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09 July 2012

Reactor stabilization and cleanup operations


Reactor stabilization and cleanup operations

The multiple nuclear reactor units involved in the Fukushima Daiichi nuclear disaster were close to one another and this proximity triggered the parallel, chain-reaction accidents that led to hydrogen explosions blowing the roofs off reactor buildings and water draining from open-air spent fuel pools. This situation was potentially more dangerous than the loss of reactor cooling itself. Because of the proximity of the reactors, plant workers were put in the position of trying to cope simultaneously with core meltdowns at three reactors and exposed fuel pools at three units.
On 21 December 2011, the Japanese government released a roadmap for the cleanup activities, which predicted that the full cleanup will take 40 years.[414] On 10 April 2011, Tokyo Electric Power Company (TEPCO) began using remote-controlled, unmanned heavy equipment to remove debris from around nuclear reactors 1–4. TEPCO announced on 17 April that it expected to have the automated cooling systems restored in the damaged reactors in about three months and have the reactors put into cold shutdown status in six months. TEPCO planned to largely empty the basements of the turbine and reactor buildings of units 1–3 of contaminated water by the end of 2011 to allow workers access to the crucial basement areas of both the turbine and reactor buildings.[415]
When the monsoon season began in June 2011, a light fabric cover was used to protect the damaged reactor buildings from storms and heavy rainfall. On 1 August 2011, TEPCO said that very high radiation levels were found outside the building of reactor 1 and 2 from an exhaust-pipe. On 16 August, TEPCO announced the installation of devices in the spent fuel pools of reactor 2, 3 and 4, which used special membranes and electricity to desalinate the water. These pools were cooled with seawater for some time, and TEPCO feared the salt would corrode stainless steel pipes and the pool walls. Burying the reactors in sand and concrete is considered to be a last resort.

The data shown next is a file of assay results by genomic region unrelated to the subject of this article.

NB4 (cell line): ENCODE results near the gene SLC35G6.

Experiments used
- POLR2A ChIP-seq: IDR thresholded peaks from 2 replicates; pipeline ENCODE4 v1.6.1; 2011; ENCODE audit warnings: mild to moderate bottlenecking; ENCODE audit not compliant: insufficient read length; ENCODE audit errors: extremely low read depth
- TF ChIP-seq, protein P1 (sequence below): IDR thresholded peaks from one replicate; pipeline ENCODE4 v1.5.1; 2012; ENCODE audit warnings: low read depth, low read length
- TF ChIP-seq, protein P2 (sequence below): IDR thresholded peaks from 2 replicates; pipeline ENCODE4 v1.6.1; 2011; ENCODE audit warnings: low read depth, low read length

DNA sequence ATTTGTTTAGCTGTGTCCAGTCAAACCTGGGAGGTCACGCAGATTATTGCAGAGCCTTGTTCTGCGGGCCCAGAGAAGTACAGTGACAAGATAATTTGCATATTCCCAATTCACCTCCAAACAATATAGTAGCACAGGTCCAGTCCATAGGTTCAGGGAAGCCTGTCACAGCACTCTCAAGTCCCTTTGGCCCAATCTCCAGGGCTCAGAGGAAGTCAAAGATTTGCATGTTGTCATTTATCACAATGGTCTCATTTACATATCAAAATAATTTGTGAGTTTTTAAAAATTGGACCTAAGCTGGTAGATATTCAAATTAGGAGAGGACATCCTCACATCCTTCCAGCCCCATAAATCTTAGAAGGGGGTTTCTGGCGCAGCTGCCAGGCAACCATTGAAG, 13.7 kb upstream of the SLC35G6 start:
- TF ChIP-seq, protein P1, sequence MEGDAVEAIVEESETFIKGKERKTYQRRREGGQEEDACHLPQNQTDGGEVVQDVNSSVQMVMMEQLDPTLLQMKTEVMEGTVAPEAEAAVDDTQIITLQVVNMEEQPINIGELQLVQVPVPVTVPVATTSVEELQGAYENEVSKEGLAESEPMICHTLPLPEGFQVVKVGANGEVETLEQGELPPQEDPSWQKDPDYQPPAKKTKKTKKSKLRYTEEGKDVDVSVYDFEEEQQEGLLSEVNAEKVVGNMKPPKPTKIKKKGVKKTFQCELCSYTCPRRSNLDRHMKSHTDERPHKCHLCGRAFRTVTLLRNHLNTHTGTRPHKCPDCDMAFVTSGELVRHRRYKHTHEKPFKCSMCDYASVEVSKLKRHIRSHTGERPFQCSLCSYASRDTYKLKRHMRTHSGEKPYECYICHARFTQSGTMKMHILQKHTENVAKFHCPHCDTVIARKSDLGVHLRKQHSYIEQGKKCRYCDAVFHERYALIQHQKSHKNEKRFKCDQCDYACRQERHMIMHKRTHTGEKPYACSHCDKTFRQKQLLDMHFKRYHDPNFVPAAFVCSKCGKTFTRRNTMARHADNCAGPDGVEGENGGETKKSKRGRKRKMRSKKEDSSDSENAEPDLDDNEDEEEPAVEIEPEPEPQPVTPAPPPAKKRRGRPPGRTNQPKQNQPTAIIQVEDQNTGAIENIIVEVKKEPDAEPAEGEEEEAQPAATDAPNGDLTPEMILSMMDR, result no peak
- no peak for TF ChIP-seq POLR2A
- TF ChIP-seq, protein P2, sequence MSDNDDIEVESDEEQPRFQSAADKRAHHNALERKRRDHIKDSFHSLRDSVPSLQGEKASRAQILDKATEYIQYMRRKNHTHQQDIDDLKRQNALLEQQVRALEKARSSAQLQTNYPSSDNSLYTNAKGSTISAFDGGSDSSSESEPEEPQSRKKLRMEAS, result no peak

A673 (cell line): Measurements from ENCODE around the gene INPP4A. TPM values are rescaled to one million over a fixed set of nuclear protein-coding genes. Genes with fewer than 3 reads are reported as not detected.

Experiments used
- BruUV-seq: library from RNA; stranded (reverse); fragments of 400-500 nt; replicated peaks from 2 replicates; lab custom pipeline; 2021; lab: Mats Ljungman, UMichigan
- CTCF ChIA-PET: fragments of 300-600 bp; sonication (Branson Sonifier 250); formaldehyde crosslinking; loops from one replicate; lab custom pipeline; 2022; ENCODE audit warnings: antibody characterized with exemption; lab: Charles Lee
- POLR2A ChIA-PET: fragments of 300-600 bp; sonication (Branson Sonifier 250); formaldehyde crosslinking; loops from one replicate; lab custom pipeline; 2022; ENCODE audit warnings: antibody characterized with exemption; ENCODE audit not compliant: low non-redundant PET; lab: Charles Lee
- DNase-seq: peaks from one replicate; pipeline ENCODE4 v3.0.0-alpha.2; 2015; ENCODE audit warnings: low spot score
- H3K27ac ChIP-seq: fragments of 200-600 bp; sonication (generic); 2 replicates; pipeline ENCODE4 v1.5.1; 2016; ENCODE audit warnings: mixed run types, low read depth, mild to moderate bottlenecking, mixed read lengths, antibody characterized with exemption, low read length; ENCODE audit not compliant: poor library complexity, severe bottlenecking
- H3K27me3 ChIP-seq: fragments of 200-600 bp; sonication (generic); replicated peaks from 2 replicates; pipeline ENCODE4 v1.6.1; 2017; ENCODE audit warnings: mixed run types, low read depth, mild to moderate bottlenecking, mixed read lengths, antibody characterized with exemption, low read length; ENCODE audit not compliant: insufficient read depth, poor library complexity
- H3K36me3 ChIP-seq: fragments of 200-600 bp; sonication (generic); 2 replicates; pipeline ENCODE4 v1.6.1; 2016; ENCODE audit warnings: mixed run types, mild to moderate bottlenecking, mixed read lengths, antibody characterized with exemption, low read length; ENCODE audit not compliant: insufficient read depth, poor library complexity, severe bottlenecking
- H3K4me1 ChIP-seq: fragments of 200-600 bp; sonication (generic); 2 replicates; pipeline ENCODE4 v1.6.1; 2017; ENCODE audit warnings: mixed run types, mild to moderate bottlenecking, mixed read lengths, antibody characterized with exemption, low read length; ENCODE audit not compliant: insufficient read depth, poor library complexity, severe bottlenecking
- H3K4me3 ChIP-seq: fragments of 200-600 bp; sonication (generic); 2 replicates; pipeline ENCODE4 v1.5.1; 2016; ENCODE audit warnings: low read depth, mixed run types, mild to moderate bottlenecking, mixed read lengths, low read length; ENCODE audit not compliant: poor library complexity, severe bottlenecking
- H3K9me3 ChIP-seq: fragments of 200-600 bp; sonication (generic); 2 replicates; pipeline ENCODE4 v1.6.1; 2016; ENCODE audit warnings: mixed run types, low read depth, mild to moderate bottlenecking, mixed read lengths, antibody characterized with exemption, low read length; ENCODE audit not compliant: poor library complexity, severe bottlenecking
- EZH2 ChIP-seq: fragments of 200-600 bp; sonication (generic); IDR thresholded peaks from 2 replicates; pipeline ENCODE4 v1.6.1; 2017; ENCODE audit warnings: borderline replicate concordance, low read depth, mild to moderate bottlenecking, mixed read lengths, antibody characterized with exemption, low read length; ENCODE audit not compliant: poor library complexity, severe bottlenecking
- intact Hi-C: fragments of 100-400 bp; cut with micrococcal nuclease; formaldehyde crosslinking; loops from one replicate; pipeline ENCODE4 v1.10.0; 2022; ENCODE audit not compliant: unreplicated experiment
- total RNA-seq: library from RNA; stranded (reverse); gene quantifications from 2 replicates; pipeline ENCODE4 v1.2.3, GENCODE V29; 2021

In October 2011, Japanese Prime Minister Yoshihiko Noda said the government will spend at least 1 trillion yen ($13 billion) to clean up vast areas contaminated by radiation from the Fukuahima nuclear disaster. Japan "faces the prospect of removing and disposing 29 million cubic meters of soil from a sprawling area in Fukushima, located 240 kilometers (150 miles) northeast of Tokyo, and four nearby prefectures".[416]

[edit]Energy policy implications

Anti-nuclear power plant rally on 19 September 2011 at the Meiji Shrine complex in Tokyo.
By March 2012, one year after the disaster, all but two of Japan's nuclear reactors had been shut down; some were damaged by the quake and tsunami. Authority to restart the others after scheduled maintenance throughout the year was given to local governments, and in all cases local opposition prevented restarting. The loss of 30% of the country's generating capacity has led to much greater reliance on liquified natural gas and coal.[417] Unusual conservation measures have also been necessary. In the immediate aftermath, nine prefectures served by TEPCO suffered power rationing.[418] The government asked major companies to reduce power consumption by 15%, and some shifted their weekends to weekdays to even out power demand.[419]